Ten Urgent Reasons to Reject Nuclear Power
Now Many citizens do not want nuclear power. They know it is both far too dangerous and far too expensive. UK governments have largely supported nuclear power as well as nuclear weapons. Many citizens do not want nuclear weapons because they know they are insanely dangerous, and they want to live without the constant threat of sudden and complete annihilation hanging over them and their children. The close relationship between the weapons and power in every sense of the word may explain differences in politicians’ and citizens’ agendas on these issues.
See http://truth-out.org/opinion/item/14461-ten-urgent-reasons-to-reject-nuclear-power-now.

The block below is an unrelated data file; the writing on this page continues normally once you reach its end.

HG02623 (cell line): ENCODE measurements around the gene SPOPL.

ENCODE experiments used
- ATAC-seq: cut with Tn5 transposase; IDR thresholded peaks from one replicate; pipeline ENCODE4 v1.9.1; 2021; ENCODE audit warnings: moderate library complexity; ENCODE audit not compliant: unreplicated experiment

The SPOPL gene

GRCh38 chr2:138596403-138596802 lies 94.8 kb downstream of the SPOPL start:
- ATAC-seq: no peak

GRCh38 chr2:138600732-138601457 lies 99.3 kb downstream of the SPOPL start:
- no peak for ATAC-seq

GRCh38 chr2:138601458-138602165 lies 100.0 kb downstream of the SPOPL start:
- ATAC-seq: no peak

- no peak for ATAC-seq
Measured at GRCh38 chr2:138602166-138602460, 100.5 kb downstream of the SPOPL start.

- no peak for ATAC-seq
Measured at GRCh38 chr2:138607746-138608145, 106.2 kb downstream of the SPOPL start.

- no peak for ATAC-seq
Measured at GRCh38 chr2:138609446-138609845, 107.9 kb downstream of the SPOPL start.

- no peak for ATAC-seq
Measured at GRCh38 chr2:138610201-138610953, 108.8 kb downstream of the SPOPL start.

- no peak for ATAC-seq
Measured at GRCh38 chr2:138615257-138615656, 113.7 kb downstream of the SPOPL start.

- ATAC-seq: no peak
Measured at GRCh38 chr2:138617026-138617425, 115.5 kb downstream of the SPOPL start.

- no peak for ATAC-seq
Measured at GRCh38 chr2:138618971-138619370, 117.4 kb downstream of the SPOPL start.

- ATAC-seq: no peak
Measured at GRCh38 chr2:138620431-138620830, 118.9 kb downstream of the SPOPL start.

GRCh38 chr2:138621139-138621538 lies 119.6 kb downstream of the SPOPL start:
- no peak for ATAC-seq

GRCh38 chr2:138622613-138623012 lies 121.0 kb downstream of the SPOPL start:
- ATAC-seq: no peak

After Fukushima: families on the edge of meltdown
Two years after the Fukushima nuclear disaster, a new phenomenon is on the rise: atomic divorce. Abigail Haworth reports on the unbearable pressures and prejudices being faced by those caught in the radiation zone.
See http://www.guardian.co.uk/environment/2013/feb/24/divorce-after-fukushima-nuclear-disaster.
Religious and civic voices stress humanitarian concern over nuclear weapons
In an unprecedented show of global public concern that included strong religious voices, 500 civil society representatives and 132 governments met from 2 to 5 March 2013 in Oslo, Norway, to address the humanitarian effects of nuclear weapons.  Diplomats, scientists, activists, religious leaders and film star Martin Sheen addressed a civil society forum and a government conference on the health, environmental and emergency impact of nuclear explosions.  The forum was organized by the International Campaign to Abolish Nuclear Weapons (ICAN). Members of the World Council of Churches (WCC) “no-nukes” network participate in the campaign and took part in Oslo.
See http://www.ekklesia.co.uk/node/18129.